A new feature in the Finnish legislation is the fact that aliens with a permanent residence in Finland are considered as equals to Finnish nationals. The Consular Services act(of 1999) applies to all aliens with a legal and permanent residence in Finland. In the case it is ascertained that the client is a permanent resident of Finland, he or she may, provided that the rest of the preconditions are met, be entitled to receive the services provided by law.


    There are more than 1.3 million Finns living outside our national borders. For instance at the Finnish Embassy in London, consular affairs have doubled in a few years. There are already nearly 20,000 Finns living in Britain and the number is still growing as more and more Finns are studying or working in the country. There are now a couple thousand Finnish nurses working in Britain. In Germany, Frankfurt and its surrounding areas have a community of thousands of Finns. There are a great number of similar examples in other countries, not least in Australia. Finnish expatriates have integrated in their new home countries and achieved positions and duties that are often important from the former home country’s point of view.

    Expatriates support Finland’s aspirations with their work. They play an important role in channeling and spreading information about Finland in their countries of residence. We in Helsinki see the Finnish expatriates as an important national asset.

    One of the biggest coming changes in the field of consular services concerns citizenship. A new law on citizenship is being prepared in the Ministry of the Interior. The new law would echo the requests inter alia by the Finnish expatriates who, when applying for foreign nationality, have been forced to renounce the Finnish nationality. The new law will accept dual nationality but the scope of the dual nationality is still under consideration. It is still uncertain for instance whether the Finns who have lost their citizenship will be able to have a simplified procedure to recover their citizenship. In any case the Government will propose that a Finn would retain his/her citizenship if foreign nationality is sought for. The motion on the new law on citizenship is likely to be presented to the parliament next autumn. The Ministry for Foreign Affairs has been speaking for the reform even though it will mean great increase in the amount of citizenship services in our missions abroad. The dual nationality reflects a globalized world and it will ease integration of foreigners. It will also encourage and support Finnish expatriates to maintain their relations to Finland and facilitate their remigration to Finland.


    Finns are given consular assistance by other EU missions. The EU consular protection is quaranteed in the Treaty establishing the European Community. The detailed rules on the practice and coverage of the protection are established in the Council Decision of 1995. Following these instruments the citizens of the EU travelling outside the territory of the European Union are entitled to consular services at any diplomatic or consular mission of a Member State of the EU if their own country does not have a mission in the country in question. The EU-consular assistance and protection is a feature that brings the EU closer and more concrete to its citizens. This becomes more relevant when we are thinking how to increase the legitimacy of the Union.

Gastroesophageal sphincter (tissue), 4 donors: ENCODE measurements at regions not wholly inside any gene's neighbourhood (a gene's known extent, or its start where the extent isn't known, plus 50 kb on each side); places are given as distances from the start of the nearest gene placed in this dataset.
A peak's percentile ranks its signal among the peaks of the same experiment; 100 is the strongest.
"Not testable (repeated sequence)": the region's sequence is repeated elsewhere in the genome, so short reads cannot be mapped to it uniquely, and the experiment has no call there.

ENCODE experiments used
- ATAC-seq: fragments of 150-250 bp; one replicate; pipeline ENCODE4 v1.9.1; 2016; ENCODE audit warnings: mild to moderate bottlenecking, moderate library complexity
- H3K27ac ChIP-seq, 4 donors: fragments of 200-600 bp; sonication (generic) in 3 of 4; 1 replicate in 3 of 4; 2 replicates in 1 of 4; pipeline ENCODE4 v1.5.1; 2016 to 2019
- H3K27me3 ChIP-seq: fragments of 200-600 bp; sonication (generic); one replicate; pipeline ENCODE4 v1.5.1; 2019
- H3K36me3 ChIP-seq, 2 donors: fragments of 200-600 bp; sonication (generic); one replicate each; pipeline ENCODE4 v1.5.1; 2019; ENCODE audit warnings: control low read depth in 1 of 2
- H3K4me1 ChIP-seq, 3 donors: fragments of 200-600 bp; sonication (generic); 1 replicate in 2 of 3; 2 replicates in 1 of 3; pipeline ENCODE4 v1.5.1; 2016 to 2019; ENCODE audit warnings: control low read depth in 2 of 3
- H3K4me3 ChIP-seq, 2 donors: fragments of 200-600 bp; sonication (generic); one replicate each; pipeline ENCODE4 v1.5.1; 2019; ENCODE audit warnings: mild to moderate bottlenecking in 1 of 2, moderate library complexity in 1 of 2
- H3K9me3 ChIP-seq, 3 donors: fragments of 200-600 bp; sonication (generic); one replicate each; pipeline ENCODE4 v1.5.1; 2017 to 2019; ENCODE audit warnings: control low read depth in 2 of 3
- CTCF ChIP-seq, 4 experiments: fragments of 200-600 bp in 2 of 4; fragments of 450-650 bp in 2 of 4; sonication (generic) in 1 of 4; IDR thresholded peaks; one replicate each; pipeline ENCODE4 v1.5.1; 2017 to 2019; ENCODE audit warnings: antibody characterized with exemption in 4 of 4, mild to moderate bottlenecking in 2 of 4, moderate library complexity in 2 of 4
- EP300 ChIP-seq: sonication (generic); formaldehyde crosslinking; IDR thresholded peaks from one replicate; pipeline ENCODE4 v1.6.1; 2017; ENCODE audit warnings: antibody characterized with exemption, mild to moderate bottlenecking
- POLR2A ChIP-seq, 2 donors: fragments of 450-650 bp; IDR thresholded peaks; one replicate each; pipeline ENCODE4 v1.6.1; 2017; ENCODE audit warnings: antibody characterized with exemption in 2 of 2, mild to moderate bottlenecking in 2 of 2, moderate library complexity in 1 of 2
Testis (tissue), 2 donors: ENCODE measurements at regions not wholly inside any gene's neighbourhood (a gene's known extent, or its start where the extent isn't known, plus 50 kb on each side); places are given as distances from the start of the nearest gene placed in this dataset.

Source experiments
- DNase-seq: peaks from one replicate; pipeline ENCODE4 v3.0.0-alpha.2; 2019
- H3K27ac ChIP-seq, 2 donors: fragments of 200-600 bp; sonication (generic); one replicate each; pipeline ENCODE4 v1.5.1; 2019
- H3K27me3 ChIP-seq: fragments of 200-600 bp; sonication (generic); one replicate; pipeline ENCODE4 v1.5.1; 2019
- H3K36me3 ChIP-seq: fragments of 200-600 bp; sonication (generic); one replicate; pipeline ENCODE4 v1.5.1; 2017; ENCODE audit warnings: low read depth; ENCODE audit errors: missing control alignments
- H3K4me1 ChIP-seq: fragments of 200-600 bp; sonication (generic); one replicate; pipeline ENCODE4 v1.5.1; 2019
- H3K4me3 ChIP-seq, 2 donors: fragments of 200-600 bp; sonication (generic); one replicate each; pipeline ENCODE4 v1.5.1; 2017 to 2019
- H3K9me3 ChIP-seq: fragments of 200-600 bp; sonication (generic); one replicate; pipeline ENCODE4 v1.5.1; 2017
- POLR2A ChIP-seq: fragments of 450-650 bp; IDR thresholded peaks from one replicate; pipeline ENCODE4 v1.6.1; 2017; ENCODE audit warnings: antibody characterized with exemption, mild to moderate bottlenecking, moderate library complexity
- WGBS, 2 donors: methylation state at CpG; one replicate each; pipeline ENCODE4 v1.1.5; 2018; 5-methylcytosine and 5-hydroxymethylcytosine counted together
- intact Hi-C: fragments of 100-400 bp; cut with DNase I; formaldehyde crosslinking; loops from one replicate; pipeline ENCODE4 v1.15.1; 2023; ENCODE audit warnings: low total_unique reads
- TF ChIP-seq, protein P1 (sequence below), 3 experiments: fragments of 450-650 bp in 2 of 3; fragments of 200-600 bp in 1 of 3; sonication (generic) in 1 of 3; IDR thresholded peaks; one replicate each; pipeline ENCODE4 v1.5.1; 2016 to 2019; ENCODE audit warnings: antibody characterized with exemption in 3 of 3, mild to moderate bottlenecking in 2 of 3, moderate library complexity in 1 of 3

Although the EU consular protection is not yet in force it has been working quite well in practice. Finns have received consular aid for instance in Western Samoa and Sierra Leone by the British High Commission and in Oman and Cuba by the German Embassy. It is likely that the full implementation and awareness of the EU consular assistance and protection will gradually ease the need for consular assistance of the Finnish honorary consuls in third countries.

    Cooperation between the missions of EU member states in all fields, including consular services, must be welcomed. Yet the idea of joint EU missions, which has come up in the public debate, is not feasible in the foreseeable future. Globalization and EU membership have not made the network of Finnish missions less important in today’s world; quite the contrary. In this respect also the role of honorary consulates tends to grow and becomes more important.

    I would be very interested to hear your personal comments on your experiencies regarding the growing EU cooperation in the consular services field.


    At the outset of my presentation I mentioned the Parliament’s response to Minister Tuomioja’s Report on the “Challenges of the Finnish Foreign Service”. The Parliament is of the opinion that “diplomacy is Finland’s first defende line” and stresses that:

  • Foreign Service posseses the unique expertise in international knowledge in the Finnish state administration. Finland’s international challenges and opportunities are increasing. MFA is the national coordinator of Finland’s international activities.

  • The network of Finnish missions abroad is of right size and will most probably be enlarged in the coming years. Its operational capability must be ensured. Embassies should not be closed down for reasons of saving money. Joint EU missions may be feasible in the future. They are not the solution for today’s problems. Only Finland’s own missions can fully represent our country and pursue Finnish interests.

    Dear Consuls,

    In this all, representing and defending Finland’s interests you have an important role. I would like to conclude by thanking you for your valuable work and the deep commitment you have shown in your manyfold area of activity.